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American woman who led female ISIS battalion gets 20 years in prison

The woman also forced her 13-year-old daughter to marry an IS fighter

AN AMERICAN WOMAN who converted to Islam and joined the Islamic State in Syria, leading an all-female military battalion, was sentenced to 20 years in prison by a US court today.

Allison Fluke-Ekren, 42, who grew up as a Christian on a farm in Kansas and converted to Islam as an adult, was sentenced in federal court in Alexandria, Virginia, after pleading guilty to providing material support to a terrorist organization.

Prosecutors told the court that for more than eight years, Fluke-Ekren “committed terrorist acts on behalf of three foreign terrorist organizations across war zones in Libya, Iraq, and Syria,” including training other women and young girls to undertake attacks for Islamic State.

Fluke Ekren “in effect became the empress of ISIS,” said US attorney Raj Parekh.

“She brainwashed young girls and trained them to kill,” he said.

The sentencing stage of her case included dramatic, anonymous testimony from one of her sons about years of abuse inflicted on him and his siblings.

“My mother is a monster without love for her children, without an excuse for her actions,” said the son.

“She has the blood, pain, and suffering of all of her children on her hands.”

Fluke-Ekren is the rare American woman who occupied a senior position in the ranks of the now defunct Islamic Caliphate.

Born Allison Brooks, she grew up in a “loving and stable home” in Overbrook, Kansas, and was considered a “gifted” student, the US attorney said.

After leaving her first husband, Fluke-Ekren attended the University of Kansas, where she married a fellow student named Volkan Ekren and became a Muslim. She later earned a teaching certificate from a college in Indiana.

They had five children together and adopted another after the child’s parents were killed as suicide bombers in Syria.

In 2008, the family moved to Egypt and in 2011 to Libya where, the US attorney said, “Fluke-Ekren’s dogged pursuit to obtain positions of power and influence to train young women in extremist ideology and violence began.”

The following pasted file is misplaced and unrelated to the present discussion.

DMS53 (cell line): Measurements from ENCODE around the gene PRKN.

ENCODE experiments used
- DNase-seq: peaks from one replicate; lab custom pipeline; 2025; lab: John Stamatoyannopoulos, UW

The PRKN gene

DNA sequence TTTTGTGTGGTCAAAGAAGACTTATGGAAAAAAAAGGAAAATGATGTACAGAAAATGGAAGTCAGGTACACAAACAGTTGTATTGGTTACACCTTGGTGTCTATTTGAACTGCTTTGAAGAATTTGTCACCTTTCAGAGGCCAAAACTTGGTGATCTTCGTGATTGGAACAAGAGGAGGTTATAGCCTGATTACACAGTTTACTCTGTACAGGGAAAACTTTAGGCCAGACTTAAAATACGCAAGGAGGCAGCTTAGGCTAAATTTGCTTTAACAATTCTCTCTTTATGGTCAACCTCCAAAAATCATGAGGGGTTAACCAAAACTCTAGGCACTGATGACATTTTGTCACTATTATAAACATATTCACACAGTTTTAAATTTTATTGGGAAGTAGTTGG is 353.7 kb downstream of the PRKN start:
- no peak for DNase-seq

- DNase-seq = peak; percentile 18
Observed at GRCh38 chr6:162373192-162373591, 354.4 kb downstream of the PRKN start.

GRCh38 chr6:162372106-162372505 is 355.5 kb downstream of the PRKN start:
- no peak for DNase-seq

They were in Benghazi in September 2012 when the Islamic militant group Ansar al-Sharia attacked the US mission and CIA office there, killing the US ambassador and three other Americans.

Fluke-Ekren, a fluent Arabic speaker, assisted Ansar al-Sharia by “reviewing and summarizing the contents of stolen US government documents.”

The family left Libya in late 2012 or early 2013 and moved around between Iraq, Turkey and Syria, becoming deeply involved with IS and living in the group’s Mosul stronghold for a time.

After Fluke-Ekren’s husband – the leader of an IS sniper unit – was killed in 2015 she forced their 13-year-old daughter to marry an IS fighter, according to the US attorney.

She married three more times, including to an IS military leader who was responsible for the defense of Raqqa in 2017.

In 2017, Fluke-Ekren became the leader of a battalion of female IS members called “Khatiba Nusaybah,” which provided military training to more than 100 women and girls, according to the US attorney.

“During training sessions, Fluke-Ekren instructed the women and young girls on the use of AK-47 assault rifles, grenades, and explosive suicide belts,” Parekh said.

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